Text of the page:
Time filter

Source Type

Sanz-Aguilar A.,CSIC - Donana Biological Station | Sanz-Aguilar A.,CSIC - Mediterranean Institute for Advanced Studies | De Pablo F.,Institute Menorqui Destudis Ime | Donazar J.A.,CSIC - Donana Biological Station
Oecologia | Year: 2015

Large terrestrial long-lived birds (including raptors) are typically sedentary on islands, even when they are migratory on the mainland. Density-dependent variation in the age at first breeding has been described as responsible for the long-term persistence of long-lived bird populations on islands. However, sedentary island populations may also benefit from higher survival rates derived from the absence of migration costs, especially for young individuals. Thus, sedentary island populations can mimic a natural experiment to study migration costs. We estimated the age-dependent survival of two sedentary raptors on the island of Menorca (Egyptian vultures Neophron percnopterus and red kites Milvus milvus) and compared these estimates with those reported for other migratory and sedentary populations. In Menorca, Egyptian vultures, but not red kites, showed low levels of human-related mortality resulting in extremely high survival probabilities, probably due to different diet choices and behavioral patterns. Juvenile Egyptian vultures and red kites in the studied population had lower survival probabilities than adults. This difference, however, was smaller than those reported for mainland migrant populations, which showed a lower juvenile survival rate. In fact, between-population comparisons suggested that survival of the young in migrant populations may be triggered by mortality factors in wintering areas. In contrast, adult survival may respond to mortality factors in breeding areas. Our results suggest that raptor species that become sedentary on islands may benefit from higher pre-breeder survival prospects in comparison with their mainland migrant counterparts. This fact, in combination with an earlier age at first reproduction, may facilitate their persistence. © 2015, Springer-Verlag Berlin Heidelberg.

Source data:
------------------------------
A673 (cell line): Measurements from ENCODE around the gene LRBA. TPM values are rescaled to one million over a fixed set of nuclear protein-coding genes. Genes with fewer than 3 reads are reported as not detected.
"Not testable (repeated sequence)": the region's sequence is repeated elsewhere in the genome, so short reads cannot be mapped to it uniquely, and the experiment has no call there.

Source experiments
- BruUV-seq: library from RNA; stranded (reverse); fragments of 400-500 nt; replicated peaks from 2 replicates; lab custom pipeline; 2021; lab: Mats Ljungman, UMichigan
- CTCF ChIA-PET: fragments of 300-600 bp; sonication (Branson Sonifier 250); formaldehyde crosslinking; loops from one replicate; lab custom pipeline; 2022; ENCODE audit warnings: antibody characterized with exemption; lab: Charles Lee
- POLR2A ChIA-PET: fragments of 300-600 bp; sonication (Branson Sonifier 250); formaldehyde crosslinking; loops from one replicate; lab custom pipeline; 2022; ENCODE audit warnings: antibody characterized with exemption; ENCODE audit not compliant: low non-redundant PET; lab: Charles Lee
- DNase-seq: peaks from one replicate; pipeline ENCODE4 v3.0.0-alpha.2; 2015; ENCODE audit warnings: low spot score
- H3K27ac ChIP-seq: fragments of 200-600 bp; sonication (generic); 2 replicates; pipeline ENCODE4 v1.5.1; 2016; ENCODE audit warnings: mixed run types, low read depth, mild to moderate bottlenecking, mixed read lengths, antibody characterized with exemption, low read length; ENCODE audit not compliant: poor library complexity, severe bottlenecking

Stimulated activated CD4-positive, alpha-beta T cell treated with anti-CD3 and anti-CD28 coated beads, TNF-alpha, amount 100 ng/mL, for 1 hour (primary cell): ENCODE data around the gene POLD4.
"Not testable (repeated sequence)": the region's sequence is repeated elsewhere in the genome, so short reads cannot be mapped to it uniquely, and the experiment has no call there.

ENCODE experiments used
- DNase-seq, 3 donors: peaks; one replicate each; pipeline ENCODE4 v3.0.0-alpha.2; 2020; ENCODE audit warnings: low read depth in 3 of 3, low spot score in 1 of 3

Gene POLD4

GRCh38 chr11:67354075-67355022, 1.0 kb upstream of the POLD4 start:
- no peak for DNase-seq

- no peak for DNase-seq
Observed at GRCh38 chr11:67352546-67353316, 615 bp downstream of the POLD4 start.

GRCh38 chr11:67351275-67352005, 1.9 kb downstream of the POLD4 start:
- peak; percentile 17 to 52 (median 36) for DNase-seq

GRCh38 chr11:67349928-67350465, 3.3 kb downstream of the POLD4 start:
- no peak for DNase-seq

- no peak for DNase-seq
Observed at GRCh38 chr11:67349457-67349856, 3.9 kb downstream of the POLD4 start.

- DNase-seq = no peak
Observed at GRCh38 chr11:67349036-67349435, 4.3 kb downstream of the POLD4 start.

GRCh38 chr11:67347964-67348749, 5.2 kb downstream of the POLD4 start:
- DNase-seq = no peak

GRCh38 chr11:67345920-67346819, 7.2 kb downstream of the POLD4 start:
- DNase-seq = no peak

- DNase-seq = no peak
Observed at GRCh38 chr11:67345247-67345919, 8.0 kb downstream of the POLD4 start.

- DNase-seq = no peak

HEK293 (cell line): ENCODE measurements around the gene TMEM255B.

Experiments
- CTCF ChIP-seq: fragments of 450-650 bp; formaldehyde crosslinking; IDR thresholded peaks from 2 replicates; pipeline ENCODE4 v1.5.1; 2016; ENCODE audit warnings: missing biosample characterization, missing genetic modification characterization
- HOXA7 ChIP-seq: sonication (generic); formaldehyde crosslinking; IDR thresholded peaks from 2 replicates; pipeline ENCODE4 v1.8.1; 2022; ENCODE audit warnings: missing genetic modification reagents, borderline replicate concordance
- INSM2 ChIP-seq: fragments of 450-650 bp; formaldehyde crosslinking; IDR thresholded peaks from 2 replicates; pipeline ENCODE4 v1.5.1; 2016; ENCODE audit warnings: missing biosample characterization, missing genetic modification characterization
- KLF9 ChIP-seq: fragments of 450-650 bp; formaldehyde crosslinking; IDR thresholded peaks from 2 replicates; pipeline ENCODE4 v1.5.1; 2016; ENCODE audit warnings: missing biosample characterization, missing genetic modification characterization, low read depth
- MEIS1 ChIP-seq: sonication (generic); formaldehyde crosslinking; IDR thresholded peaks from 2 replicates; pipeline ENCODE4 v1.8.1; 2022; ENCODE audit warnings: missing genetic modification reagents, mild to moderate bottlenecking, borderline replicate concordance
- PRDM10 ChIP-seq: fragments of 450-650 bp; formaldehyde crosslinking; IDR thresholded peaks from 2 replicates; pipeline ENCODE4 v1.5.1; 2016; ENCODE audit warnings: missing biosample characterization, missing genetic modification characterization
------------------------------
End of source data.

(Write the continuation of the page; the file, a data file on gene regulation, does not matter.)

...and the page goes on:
Dettori C.A.,University of Cagliari | Loi M.C.,University of Cagliari | Brullo S.,University of Catania | Fraga i Arguimbau P.,Institute Menorqui Destudis Ime | And 2 more authors.
Flora: Morphology, Distribution, Functional Ecology of Plants | Year: 2016

The giant fennel Ferula communis L. is a circum-Mediterranean complex characterized by a great morphological variability, and comprising several species and subspecies. In this work, we used AFLP markers to investigate the pattern of genetic variation of the F. communis complex in the Tyrrhenian area and to compare the levels of genetic diversity between the widespread F. communis and the Corso-Sardinian endemic congener F. arrigonii.Our study indicates fairly high levels of genetic diversity for all populations (Fragpoly = 58.2-88%; Hj = 0.186-0.313), with no significant differences between F. arrigonii and F. communis. The genetic structure is only partially coherent with the geographic provenance of the populations: while individuals of F. arrigonii constituted a separate genetic group, the individuals of F. communis were partitioned into three main genetic clusters. These corresponded respectively to F. communis subsp. glauca, to populations from Tunisia and Gozo Island, and to all populations from the rest of the investigated areas; this last cluster was characterized by a marked substructure. © 2016 Elsevier GmbH.

Discover hidden collaborations